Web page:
June 10, 2016
32 While they were going out, a man who was demon-possessed and could not talk was brought to Jesus. 33 And when the demon was driven out, the man who had been mute spoke. The crowd was amazed and said, “Nothing like this has ever been seen in Israel.”
34 But the Pharisees said, “It is by the prince of demons that he drives out demons.”
Jesus preaches, teaches and heals. There are typically two very different responses. We see them in stark contrast in today’s text.
The crowd was amazed and said, “Nothing like this has ever been seen in Israel.”
But the Pharisees said, “It is by the prince of demons that he drives out demons.”
The people respond with amazed awe. The religious leadership responds with angry attacks. How is it that two people perceiving the same event could have such disparate reactions? How could these incredible healings performed by Jesus be perceived as such bad news by the religious leadership?
As the old saying goes, “If at first you don’t understand a situation, look for the financial interests.” I might amend that slightly to say, “If at first you don’t understand a situation ask this question: Who is benefiting from the system as it presently exists? It is usually the ones who resist change the most.
So why on earth would the religious leadership ally themselves against Jesus? For starters, Jesus is not part of their “establishment.” Jesus boldly claims the Kingdom they expected to come through their leadership. Jesus is not running things through headquarters, i.e. The Temple. Jesus seems to be operating outside of the official authority systems and structures. In their heart of hearts, the Pharisees believed they were holding the line on the Torah. They were the good guys and they were in power. They stood to lose prestige, position, influence, and respect; all of which adds up to power.
If we are honest, and we were in their shoes, we probably would have done the same thing. We don’t want to think this, but we must become brutally honest with ourselves. People don’t like change not because they don’t like change but because they fear what the change will personally cost them. It’s true in our families, local churches, community organizations, businesses and government.
The hardest thing to see about ourselves is our own self-interest. The greatest impediment to change, no matter how positive it might be, is our self-interest. The greatest threat to the Kingdom of God moving powerfully in our midst is not our opponents. It’s our self interest. Self interest is a reality. It’s when we fail to acknowledge and be aware of it that it becomes a risk.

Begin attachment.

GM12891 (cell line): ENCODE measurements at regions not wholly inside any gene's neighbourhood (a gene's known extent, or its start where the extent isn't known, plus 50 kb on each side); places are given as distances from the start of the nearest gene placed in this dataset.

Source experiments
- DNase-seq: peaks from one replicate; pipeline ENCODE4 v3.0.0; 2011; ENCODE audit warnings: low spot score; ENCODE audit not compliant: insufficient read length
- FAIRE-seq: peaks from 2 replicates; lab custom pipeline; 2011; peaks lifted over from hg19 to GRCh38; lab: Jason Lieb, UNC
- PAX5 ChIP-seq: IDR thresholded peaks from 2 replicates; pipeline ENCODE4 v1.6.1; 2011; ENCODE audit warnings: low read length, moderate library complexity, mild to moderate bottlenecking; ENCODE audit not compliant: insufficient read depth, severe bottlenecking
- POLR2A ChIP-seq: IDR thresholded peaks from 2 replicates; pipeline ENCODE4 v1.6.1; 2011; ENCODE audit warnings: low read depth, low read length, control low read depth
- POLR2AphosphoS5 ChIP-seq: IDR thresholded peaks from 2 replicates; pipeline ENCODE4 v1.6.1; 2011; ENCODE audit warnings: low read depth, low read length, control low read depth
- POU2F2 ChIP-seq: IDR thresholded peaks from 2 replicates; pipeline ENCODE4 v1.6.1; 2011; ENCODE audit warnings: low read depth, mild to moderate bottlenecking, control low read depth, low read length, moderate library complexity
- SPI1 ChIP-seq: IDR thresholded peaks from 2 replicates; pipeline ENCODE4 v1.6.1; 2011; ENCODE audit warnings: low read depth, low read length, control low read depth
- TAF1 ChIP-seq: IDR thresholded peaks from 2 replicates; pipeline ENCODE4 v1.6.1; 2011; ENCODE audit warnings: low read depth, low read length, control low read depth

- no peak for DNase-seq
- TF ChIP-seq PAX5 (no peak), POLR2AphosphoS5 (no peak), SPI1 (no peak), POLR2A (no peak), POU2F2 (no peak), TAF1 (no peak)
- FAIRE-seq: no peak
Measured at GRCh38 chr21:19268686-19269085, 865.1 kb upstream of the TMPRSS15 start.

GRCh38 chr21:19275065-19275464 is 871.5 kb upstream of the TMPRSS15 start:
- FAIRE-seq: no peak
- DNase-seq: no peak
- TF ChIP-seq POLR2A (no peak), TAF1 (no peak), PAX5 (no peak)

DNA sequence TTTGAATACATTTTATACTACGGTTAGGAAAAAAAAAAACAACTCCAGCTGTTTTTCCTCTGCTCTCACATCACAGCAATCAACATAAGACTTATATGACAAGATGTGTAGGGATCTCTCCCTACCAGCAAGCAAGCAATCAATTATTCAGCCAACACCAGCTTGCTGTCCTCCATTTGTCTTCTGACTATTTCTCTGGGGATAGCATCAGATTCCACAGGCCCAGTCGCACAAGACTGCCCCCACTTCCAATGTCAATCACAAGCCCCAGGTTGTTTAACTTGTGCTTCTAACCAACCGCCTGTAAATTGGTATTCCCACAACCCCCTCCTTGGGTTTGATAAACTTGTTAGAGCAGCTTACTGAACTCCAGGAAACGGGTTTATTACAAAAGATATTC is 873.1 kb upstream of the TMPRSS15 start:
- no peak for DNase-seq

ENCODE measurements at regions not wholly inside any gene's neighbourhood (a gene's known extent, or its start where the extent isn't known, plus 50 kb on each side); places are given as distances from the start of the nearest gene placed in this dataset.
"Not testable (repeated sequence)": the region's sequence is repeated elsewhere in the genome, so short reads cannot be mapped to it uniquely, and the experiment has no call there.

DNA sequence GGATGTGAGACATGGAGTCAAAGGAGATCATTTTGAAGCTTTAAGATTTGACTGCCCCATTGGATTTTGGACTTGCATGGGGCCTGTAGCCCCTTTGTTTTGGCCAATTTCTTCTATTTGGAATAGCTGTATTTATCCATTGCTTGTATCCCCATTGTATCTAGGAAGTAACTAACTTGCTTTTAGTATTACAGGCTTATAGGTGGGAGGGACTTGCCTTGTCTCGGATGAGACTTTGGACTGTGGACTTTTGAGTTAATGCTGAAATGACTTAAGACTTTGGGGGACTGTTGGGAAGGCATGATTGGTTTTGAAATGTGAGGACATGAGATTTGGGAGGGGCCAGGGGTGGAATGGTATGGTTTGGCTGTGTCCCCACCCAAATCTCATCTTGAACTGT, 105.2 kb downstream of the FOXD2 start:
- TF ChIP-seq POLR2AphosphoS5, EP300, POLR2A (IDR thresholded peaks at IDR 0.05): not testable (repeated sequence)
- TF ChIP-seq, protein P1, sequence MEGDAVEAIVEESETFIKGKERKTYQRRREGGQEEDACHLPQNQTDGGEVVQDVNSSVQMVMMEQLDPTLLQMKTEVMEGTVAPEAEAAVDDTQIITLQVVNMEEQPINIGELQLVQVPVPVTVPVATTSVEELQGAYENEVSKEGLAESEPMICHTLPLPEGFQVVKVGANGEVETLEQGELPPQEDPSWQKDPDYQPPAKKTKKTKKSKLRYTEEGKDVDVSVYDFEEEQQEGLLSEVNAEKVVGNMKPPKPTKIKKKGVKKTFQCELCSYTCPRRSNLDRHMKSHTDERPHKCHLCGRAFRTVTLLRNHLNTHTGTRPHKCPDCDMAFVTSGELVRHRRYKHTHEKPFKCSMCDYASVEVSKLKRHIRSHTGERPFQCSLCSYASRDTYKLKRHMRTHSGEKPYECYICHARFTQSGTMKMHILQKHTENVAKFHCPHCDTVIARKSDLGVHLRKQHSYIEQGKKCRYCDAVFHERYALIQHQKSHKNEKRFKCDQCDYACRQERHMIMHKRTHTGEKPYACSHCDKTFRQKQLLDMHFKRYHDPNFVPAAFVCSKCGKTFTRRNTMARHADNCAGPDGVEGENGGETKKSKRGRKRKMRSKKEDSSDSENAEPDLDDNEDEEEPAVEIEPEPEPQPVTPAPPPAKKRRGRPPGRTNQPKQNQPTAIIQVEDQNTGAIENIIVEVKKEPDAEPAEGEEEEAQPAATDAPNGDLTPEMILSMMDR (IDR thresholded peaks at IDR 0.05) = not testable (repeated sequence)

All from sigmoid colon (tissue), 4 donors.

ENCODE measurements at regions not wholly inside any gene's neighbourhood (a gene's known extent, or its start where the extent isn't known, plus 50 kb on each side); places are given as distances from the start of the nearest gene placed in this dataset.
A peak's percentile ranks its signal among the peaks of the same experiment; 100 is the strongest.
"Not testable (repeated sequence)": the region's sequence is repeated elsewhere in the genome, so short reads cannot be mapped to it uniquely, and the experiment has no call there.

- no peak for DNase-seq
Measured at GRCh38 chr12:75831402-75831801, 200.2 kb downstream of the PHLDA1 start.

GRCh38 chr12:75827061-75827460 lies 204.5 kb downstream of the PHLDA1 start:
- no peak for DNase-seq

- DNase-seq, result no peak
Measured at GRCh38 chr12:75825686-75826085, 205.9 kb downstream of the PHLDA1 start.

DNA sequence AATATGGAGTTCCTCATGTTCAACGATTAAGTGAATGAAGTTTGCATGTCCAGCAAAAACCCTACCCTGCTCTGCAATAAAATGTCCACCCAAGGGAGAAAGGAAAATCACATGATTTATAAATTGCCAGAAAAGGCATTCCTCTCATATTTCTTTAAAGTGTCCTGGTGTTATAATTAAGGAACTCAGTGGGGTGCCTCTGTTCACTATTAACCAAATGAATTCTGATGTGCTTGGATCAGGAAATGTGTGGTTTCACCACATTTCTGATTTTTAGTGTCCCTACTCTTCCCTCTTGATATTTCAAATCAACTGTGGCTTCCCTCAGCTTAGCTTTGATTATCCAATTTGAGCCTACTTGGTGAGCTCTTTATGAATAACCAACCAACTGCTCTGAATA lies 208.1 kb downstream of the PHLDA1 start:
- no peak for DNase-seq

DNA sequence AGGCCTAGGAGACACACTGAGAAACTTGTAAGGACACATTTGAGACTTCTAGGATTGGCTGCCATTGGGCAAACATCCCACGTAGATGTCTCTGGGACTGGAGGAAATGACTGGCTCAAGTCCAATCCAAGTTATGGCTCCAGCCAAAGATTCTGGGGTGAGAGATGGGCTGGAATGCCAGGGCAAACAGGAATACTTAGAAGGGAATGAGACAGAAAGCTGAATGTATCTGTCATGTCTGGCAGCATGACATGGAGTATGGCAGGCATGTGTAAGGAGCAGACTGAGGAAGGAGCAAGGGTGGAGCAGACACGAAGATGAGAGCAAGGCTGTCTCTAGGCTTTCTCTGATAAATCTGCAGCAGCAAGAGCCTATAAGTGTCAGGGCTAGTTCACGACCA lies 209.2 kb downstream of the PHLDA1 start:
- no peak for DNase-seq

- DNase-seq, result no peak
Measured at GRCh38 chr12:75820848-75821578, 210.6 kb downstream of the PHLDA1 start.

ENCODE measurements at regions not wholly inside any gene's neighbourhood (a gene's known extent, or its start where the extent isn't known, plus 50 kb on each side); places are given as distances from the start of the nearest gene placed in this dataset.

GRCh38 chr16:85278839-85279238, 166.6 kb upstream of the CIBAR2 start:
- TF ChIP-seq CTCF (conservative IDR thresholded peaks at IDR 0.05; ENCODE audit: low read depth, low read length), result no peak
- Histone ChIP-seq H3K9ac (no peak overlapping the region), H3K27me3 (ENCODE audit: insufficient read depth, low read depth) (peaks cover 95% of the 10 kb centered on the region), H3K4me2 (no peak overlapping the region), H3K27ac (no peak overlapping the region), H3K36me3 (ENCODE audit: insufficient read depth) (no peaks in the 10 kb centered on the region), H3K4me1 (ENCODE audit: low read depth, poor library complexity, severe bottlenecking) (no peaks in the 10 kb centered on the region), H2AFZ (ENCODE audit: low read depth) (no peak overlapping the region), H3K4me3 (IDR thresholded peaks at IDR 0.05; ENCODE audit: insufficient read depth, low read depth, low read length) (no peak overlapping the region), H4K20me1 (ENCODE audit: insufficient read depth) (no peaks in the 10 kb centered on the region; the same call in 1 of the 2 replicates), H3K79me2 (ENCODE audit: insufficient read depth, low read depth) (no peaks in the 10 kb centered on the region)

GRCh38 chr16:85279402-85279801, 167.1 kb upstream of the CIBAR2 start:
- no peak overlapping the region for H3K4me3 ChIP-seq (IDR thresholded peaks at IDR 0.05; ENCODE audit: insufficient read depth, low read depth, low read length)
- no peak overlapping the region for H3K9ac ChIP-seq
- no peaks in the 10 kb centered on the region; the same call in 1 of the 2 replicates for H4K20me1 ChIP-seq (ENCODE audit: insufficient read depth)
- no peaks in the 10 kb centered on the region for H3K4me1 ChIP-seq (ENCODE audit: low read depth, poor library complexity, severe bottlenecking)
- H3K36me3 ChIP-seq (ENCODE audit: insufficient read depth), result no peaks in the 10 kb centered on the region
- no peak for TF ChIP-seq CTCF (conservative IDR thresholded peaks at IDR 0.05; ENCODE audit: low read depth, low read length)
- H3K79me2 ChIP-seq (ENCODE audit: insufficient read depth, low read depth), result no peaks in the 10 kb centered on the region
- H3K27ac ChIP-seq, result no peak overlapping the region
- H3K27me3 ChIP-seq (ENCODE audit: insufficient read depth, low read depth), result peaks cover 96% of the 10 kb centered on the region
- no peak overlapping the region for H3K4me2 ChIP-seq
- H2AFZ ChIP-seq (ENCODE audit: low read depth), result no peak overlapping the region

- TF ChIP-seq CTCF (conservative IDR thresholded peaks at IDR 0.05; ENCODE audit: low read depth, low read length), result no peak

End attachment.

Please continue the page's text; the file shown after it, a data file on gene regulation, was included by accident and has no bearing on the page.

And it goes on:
It’s why Jesus will later say whoever wants to be his disciple must deny their selves. He will say that whoever wants to save their life will lose it and whoever loses their life for his sake will keep it. The Gospel goes for the jugular when it comes to self interest. Here’s the good news. Jesus doesn’t ask us to lay our self interest aside as some kind of act of self abnegation. No, he reveals to us a far greater interest to take its place—the all consuming, glorious, unparalleled interest of the Kingdom of God. Real faith is coming to the place of actually trusting that if we make Jesus’ interest our chief concern, he will make our interest his chief concern. Remember Matthew 6:33? Seek first the Kingdom of God and his righteousness and all these things will be added to you.
1. How do you deal with change? Think about change initiatives at work, in your family, in your church and elsewhere. Who stands to lose the most as a consequence of those changes. Who stands to gain? How about you? Where do you fall in the mix?
2. We are the last people to discover and become self aware of our own self interest. Why is that?
3. What are ways to explore, discover and become honest about our self interest? How might other people help us with that?
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J.D. Walt, is a Bond Slave of the Lord Jesus Christ. firstname.lastname@example.org.